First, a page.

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Tuesday, June 29, 2010

Fear and Phobia - The Loblaw Imperitive

Today I’d like to tackle the subject of fear. Not the sort of fear most of us feel when confronted with a life threatening situation. That fear is just our body’s natural survival instinct doing its best to hone our senses and keep us on our toes. The fear I speak of today is a phobia, Aquaphobia or, to be more precise in this case, (I’ve had to define a term to fit the situation) Salt-Aquaphobia.

Definition: The fear of traveling over salt water.

It’s clearly not a well known phobia (thus the need to coin a new term to describe it) and it’s certainly not something that’s often spoken of in the general population, but my instincts tell me it’s far more prevalent in Canadian society than most of us realize.

So called “mainland” Canadians may never recognize the problem but living on the island of Newfoundland it’s something I’ve seen first hand on countless occasions.

There is no scientific proof of the existence of the disorder but I know it must exist.

What else could account for the number of times Newfoundland is excluded from so called “Cross Canada” activities.

The latest example is the case of Loblaw’s which is promoting a “Cross Canada BBQ” this summer but, while holding events in more than 50 locations in Canada, will not be conducting even one such event in Newfoundland and Labrador or in PEI?

Just one isolated (and perhaps unthinking) case you say? Not so. It happens all the time.

I’ve lost track of how many companies have ignored Newfoundland and Labrador (I’ll let the PE Islanders speak to their own situation) over the years. Everything from Tim Horton’s promotions to Air Canada abandonment and even walks for charitable causes, and it isn’t just private companies or NGOs that suffer as a result.

How many of you remember the widely publicized “Cross Canada - Town Hall Tour” conducted by Liberal leader Michael Ignatieff a year or so ago, a tour that brought him from BC to Nova Scotia, but not to Newfoundland and Labrador (and I don’t believe to PEI but I stand to be corrected).

I know the people planning tours for these politicians, companies and charities must have a psychological issue with traveling over salt water. What else can explain it? I mean they wouldn’t intentionally ignore the donors, voters and product consumers in an entire province and still expect those same donors, voters and consumers to support THEM would they?

This is clearly an issue that needs to be addressed so I put out the call today to the general public, if you or someone you know suffers from Salt-Aquaphobia please come forward and speak out so we can get this problem out in the open.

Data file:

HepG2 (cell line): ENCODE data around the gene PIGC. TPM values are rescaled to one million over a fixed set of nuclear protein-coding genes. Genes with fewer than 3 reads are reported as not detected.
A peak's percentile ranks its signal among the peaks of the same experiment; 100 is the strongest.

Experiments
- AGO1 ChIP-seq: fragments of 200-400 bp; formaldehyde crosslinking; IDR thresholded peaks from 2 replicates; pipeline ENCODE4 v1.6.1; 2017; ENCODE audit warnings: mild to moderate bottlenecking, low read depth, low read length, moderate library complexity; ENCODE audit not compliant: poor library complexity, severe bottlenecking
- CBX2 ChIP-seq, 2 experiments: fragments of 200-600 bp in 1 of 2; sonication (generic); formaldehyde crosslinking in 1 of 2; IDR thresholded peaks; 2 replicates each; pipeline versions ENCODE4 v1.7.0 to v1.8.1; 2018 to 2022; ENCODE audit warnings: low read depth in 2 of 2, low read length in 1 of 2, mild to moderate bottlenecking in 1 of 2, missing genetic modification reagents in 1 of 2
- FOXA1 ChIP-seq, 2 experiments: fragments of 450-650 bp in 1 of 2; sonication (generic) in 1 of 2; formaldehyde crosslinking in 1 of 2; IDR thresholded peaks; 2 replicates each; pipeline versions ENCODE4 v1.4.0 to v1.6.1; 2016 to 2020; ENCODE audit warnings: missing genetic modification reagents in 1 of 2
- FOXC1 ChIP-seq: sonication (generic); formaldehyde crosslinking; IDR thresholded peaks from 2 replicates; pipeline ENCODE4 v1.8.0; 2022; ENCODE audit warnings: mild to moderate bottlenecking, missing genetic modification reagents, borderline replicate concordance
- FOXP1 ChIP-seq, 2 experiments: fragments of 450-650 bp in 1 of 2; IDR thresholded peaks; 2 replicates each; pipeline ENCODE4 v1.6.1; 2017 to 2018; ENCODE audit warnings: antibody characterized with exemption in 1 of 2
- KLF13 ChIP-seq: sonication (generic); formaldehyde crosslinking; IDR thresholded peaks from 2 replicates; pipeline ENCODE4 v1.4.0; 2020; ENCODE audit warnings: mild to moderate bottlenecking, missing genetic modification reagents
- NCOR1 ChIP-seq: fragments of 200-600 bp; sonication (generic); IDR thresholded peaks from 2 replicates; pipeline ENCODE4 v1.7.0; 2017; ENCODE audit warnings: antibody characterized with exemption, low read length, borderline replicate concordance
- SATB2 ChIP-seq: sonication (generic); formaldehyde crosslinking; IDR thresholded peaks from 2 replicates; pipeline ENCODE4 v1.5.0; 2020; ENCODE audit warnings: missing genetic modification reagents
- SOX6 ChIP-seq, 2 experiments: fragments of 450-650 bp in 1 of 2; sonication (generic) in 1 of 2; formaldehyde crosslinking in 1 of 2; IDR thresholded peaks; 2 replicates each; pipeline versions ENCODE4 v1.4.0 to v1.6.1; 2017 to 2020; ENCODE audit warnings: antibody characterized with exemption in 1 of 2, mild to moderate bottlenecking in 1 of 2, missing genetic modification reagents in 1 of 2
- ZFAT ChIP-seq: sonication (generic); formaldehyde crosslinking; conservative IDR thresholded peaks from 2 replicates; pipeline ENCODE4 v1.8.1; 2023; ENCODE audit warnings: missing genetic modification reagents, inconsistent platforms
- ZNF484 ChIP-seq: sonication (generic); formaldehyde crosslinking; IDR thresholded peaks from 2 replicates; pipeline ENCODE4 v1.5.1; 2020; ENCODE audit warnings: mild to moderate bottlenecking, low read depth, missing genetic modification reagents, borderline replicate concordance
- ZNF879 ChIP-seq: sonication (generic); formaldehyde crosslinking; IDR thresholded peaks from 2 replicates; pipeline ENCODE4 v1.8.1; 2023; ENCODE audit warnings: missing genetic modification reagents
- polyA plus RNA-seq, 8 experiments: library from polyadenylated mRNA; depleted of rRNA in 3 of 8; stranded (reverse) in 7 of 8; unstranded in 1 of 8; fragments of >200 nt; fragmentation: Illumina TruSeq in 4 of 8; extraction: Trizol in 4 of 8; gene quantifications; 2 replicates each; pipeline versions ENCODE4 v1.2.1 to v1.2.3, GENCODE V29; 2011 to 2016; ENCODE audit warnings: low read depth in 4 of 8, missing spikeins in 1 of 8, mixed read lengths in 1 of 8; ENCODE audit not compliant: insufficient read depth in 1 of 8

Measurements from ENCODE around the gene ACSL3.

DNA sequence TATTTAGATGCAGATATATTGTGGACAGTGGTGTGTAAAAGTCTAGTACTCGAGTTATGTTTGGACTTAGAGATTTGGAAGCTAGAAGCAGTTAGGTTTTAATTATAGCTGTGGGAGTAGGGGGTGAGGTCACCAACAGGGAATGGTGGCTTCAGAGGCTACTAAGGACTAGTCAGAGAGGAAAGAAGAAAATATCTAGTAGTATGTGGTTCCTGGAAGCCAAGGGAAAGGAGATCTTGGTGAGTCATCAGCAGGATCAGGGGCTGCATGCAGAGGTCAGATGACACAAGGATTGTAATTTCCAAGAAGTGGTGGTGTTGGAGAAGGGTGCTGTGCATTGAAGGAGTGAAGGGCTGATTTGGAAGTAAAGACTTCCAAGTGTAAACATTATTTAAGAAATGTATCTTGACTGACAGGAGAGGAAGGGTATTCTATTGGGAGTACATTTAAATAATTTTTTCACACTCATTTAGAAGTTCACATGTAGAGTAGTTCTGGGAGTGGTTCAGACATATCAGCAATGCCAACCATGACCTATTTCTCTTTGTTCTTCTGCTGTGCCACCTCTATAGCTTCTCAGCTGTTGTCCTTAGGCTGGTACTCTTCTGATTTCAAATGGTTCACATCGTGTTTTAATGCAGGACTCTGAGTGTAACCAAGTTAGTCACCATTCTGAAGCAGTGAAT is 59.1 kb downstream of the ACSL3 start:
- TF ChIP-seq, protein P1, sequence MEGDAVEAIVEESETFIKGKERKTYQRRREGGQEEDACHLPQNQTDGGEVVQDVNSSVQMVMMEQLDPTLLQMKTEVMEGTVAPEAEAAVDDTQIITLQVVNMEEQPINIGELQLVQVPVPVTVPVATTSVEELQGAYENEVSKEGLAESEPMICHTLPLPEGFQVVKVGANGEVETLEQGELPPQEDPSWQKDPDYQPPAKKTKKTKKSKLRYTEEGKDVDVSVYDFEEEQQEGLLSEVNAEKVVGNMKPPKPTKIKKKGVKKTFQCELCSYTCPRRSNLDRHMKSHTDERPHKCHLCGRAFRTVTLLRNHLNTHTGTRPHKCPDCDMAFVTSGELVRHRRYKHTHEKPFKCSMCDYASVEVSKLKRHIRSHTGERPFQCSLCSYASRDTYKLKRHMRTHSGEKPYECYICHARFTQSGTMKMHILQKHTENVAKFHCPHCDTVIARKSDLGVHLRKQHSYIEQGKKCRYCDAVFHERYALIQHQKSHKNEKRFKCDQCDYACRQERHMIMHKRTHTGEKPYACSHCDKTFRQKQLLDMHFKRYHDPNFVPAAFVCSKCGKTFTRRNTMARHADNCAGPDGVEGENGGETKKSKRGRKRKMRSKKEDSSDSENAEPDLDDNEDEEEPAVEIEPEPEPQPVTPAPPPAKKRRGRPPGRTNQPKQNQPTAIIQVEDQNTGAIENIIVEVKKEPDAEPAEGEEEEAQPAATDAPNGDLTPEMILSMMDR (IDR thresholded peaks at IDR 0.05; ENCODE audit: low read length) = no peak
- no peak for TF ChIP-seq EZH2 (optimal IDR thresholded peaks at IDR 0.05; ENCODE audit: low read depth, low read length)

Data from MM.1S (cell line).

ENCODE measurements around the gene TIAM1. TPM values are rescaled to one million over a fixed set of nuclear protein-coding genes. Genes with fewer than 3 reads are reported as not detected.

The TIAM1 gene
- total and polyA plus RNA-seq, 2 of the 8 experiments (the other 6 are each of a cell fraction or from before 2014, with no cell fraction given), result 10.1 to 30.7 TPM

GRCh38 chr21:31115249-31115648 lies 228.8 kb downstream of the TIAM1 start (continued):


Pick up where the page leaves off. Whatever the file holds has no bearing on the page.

Don’t hide in the shadows. A treatment will never be found if we don’t shine the light of day on this clearly debilitating mental problem.

As for Loblaws management (and others with this chronic condition) please bare in mind that the Labrador portion of the province is situated on the mainland of Canada. It’s a beautiful place and well worth visiting (no travel over salt water required.)


Anonymous said...

Good post. I love the term "from coast to coast to coast. The coast east goes no further than Nova Scotia. Every time someone asks me if I want to hear a Newfie joke I always say no. When ask why I say there isn't any such word as a Newfie jkoke and only Newfoundlanders know how to tell a Newfoundland joke. Anyong

Anonymous said...

Ya know, I noticed that Loblaw's thing myself...

And ya know a LOT of things the rest of the country just takes for granted we get VERY late or not at all...


brandon pardy said...

I'm a Labradorian. oh, and I'm from the mainland! fancy that! I think NF'ers take for granted many things we don't get in Labrador, like say Labrador resources and Labrador tax revenues!

Free Newfoundland!

Patriot said...

To Bandon,

Brandon, to some degree I agree with you. I've always said that Labrador is treated in the province the same way the province itself is treated in Canada, always the odd man out.

That said, I don't believe the example of "Labrador taxes" you gave is a valid one.

Consider that there are only 28,000(roughly) people in Labrador and a handful of major industries (Churchill Falls, several mining companies, etc) If all the taxes from Labrador were used there then (by the same principle) it would follow that all the government taxes collected from the 480,000 people and the industry on the island stayed on the island, then the tax revenue generated in Labrador alone would not provide the same level of services the big land has now.

I'm not saying Labrador is getting everything it deserves, it never has, but simply that the example used may not be the best one.